Back before there was the Ohio River as we know it today, and after there was the Ohio River in its natural state, there was the Ohio River controlled by a series of small locks and dams.
About one-third of the way down the river from Pittsburgh to Cairo, or one-half if you measure travel by the time you have to stop and make a lock, there was Lock and Dam 27 near the small incorporated community of Proctorville, Ohio.
Located at Mile 301.0, Lock and Dam 27 was one of four small wicket dams, also known as low-lift dams, that were replaced by the Greenup Locks and Dam at Mile 341 in 1961.
The low-lift dams were authorized by the Rivers and Harbors Act of 1909 to provide a nine-foot navigation channel for the entire length of the Ohio River, thus making the river navigable even in times of drought. The river was once described as being a mile wide (in flood season) and a foot deep (in summer). While the old packet boats were said to be able to float on a heavy dew, that was not enough.
So Congress authorized a series of 54 locks and dams. Not all were built, and some were replaced in the 1930s, particularly those near Pittsburgh and those in what would become the pool of the Gallipolis Locks and Dam, which was built to improve navigation on the Kanawha River.
A lot has been written about steamboats of that era. Boats can be exciting, and some are still around. But dams are dams – boring old things that just sit there and don’t do anything exciting. But dams are what made the Ohio River as we know it.
I’m most familiar with Lock and Dam 27, so let’s take it as an example.
Here, in some old navigation charts, are dimensions, elevations and other numbers associated with Lock and Dam 27.
As you can see, the drop in elevation going from the pool above Dam 27 to the pool below was 6.4 feet, or a bit less than half of how deep Crounse Corp. loads its coal barges today. The dam used huge wood-and-steel members called wickets to hold back the river. The wickets were raised to hold back water when needed and were dropped to the river bed when they weren’t. When the wickets were down, boats could pass over them in a section known as the navigable pass.
When the Hannibal Locks and Dam was built in the Pittsburgh District, a section of wickets was preserved and put in display so people could see how the old dams worked.
There was also a section called the beartrap weir, which was used to control the upstream river level when minor adjustments were needed. And there were other wickets that dropped automatically when river levels allowed for it. That was called the Bebout weir.
Remains of the old machinery, more than a half century after they were taken out of service.
I don’t have a picture of Lock and Dam 27, but it was similar to Lock and Dam 28, which you can see here.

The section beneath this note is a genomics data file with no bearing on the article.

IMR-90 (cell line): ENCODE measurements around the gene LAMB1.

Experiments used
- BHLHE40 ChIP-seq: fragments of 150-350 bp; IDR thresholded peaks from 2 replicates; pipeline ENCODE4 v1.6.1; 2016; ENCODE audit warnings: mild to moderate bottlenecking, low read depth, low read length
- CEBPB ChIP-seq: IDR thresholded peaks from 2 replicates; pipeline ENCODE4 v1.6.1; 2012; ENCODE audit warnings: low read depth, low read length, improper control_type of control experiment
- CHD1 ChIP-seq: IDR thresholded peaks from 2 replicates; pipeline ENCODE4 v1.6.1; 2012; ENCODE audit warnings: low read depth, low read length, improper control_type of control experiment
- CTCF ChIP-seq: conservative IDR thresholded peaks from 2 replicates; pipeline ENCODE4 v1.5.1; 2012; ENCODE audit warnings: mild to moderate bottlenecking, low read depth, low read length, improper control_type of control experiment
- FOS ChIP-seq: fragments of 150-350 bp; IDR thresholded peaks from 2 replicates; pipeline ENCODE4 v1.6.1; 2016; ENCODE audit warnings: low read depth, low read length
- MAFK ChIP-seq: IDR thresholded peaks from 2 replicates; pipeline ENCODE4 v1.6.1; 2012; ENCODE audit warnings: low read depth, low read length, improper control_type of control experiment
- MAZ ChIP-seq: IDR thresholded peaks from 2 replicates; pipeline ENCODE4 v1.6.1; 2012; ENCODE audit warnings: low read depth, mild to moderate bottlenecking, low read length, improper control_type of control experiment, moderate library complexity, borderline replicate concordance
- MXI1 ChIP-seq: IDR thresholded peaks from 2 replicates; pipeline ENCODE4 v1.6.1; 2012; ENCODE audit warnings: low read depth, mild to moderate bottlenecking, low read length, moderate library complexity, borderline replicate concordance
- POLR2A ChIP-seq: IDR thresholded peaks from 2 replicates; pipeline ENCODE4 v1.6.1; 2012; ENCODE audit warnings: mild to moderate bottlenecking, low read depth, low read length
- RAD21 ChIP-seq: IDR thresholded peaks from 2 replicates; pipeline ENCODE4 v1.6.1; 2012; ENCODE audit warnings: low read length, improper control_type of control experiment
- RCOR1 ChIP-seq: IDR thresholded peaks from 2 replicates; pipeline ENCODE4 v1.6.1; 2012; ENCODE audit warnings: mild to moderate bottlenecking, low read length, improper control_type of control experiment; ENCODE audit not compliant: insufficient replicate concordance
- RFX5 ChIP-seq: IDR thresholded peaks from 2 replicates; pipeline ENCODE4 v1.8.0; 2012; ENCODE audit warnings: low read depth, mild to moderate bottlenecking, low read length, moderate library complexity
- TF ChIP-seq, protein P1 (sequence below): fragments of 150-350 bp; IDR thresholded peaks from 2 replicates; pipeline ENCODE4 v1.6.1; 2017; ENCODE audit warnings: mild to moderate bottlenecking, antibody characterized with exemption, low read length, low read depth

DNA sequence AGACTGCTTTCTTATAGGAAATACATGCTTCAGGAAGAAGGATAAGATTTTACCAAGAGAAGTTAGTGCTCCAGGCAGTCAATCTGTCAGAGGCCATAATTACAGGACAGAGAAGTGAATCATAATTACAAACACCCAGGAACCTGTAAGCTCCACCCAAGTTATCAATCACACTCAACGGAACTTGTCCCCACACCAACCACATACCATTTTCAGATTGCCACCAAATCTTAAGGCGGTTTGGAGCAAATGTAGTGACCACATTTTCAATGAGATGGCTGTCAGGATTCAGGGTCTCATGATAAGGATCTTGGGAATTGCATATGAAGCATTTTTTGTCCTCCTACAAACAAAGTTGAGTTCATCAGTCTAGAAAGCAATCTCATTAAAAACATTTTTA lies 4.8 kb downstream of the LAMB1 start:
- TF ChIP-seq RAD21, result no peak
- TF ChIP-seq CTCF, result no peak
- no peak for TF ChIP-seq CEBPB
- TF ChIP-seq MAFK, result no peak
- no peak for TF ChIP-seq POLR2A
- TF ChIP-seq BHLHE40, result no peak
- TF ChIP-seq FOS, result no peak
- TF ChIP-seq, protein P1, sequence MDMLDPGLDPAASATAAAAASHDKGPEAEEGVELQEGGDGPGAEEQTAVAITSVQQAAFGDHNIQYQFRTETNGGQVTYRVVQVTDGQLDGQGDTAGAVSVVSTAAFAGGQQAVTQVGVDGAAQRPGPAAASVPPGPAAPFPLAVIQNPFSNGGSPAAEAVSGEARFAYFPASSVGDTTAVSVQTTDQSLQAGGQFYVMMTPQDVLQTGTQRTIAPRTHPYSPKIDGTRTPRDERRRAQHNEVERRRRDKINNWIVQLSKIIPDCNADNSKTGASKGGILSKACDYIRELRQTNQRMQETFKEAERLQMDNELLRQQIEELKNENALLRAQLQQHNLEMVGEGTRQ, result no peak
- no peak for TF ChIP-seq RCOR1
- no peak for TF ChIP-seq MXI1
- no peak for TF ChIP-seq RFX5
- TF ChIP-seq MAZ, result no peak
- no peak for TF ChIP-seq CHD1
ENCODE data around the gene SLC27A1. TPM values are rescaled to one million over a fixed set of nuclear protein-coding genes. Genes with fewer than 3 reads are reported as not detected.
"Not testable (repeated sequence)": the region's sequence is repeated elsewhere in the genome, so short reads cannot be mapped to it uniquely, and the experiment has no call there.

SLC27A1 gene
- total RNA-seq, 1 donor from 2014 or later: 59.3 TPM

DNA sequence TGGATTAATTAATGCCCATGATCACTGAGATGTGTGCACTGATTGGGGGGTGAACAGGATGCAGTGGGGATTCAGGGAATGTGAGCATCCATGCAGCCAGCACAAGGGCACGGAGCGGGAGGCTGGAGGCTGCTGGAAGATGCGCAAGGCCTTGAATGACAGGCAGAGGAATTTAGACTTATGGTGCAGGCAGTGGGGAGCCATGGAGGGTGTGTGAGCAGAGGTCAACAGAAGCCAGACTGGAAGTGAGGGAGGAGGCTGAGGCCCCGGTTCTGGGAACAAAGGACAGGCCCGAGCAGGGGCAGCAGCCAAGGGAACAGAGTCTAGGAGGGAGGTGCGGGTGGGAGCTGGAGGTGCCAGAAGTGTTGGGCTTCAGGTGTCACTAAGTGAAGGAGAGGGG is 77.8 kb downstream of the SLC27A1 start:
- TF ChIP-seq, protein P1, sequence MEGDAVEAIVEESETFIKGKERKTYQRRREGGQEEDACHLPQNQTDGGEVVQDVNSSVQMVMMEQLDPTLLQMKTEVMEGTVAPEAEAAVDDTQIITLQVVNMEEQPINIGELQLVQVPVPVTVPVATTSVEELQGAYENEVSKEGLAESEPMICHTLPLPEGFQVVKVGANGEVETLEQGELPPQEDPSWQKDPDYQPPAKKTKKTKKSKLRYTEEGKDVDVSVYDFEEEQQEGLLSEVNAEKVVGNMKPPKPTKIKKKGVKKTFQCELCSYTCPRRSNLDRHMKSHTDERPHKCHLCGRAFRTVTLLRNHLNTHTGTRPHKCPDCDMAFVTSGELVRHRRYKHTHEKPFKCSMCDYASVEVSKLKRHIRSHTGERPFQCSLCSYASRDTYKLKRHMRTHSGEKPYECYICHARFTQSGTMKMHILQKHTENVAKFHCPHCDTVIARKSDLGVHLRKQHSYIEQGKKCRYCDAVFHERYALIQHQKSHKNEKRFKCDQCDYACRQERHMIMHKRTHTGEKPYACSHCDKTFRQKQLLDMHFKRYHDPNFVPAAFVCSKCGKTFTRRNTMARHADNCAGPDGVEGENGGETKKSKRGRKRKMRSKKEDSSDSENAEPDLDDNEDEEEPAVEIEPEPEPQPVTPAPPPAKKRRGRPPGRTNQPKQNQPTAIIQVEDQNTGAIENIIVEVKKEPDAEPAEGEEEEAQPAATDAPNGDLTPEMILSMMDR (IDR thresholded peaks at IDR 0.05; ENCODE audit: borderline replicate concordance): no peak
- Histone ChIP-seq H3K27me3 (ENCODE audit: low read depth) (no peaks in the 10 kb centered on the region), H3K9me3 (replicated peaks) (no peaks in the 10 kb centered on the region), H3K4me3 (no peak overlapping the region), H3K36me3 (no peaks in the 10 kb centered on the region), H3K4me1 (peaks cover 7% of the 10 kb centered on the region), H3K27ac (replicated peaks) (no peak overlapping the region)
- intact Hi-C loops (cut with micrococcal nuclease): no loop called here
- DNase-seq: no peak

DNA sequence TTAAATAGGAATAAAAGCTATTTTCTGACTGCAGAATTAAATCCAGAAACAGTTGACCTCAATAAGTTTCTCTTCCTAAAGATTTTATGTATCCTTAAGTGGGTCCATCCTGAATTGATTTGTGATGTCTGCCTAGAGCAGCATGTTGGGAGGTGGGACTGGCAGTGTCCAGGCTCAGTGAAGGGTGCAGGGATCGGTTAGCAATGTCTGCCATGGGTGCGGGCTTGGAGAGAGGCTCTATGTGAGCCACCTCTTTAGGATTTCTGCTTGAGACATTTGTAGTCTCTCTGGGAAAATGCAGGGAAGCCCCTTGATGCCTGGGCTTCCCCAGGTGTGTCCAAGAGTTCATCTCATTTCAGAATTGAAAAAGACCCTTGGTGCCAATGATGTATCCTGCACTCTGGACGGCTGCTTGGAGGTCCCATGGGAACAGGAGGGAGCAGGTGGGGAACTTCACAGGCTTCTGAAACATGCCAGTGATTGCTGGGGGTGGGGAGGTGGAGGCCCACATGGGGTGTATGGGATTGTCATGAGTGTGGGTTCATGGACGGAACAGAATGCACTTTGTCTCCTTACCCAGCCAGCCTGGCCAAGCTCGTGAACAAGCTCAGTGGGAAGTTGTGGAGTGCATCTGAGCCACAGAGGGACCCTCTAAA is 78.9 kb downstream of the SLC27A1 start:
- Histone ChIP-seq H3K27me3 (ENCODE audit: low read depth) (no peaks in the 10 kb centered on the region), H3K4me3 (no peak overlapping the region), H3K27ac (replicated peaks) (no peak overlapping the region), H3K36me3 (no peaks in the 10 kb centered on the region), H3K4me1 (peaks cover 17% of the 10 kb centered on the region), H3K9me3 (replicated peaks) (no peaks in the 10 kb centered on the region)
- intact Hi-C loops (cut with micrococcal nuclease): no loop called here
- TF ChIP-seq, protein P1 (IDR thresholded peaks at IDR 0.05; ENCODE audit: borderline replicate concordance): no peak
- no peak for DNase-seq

If you want a lot of detail, I recommend the book “Men, Mountains and Rivers” by Leland Johnson. It’s a history of the Huntington District of the U.S. Army Corps of Engineers. It was published in 1977.
From “Men, Mountains and Rivers”:
The finishing touch at each lock and dam was the operations building and the neat frame, brick, and terra cotta homes adjacent to the lock, built for the use of the lockmaster and his chief assistant and their families. The lockmaster and his assistant were on twenty-four hour call; other operating employees lived nearby and commuted. Gardening was permitted, and great care was lavished on maintaining sturdy fences, well-tended buildings, and closely clipped gr4ass at the lock reservations. The reservations were a pleasant place to spend a lazy summer afternoon, and the first funds spent for public recreation in the Huntington District were invested in picnic tables and basic facilities at the lock reservations.
Greenup raised its pool slowly. Lock and Dam 27 was the last of the four in the new Greenup pool to be removed, work that was accomplished by the Dravo Corp. Below Greenup the Meldahl pool is 485 feet above mean sea level ( MSL), and the Greenup lift is 30 feet. Lock and Dam 30 at Mile 339.4 kept its pool at 490.5 feet. Lock and Dam 29 at Mile 319.0 at 498.5, and Lock and Dam 28 at Mile 311.6 at 505.6
Can you imagine the traffic on the river today having to stop at all four locks and do double cuts?
The powerhouse for Dam 28 is now a senior citizens center, and people live in the houses next to it. The Dam 29 property was acquired years ago by Allied Chemical and the buildings demolished. The last I knew of the Dam 30 powerhouse was decades ago, and I think it was the Greenup County school board office, but I don’t know if that’s still the case.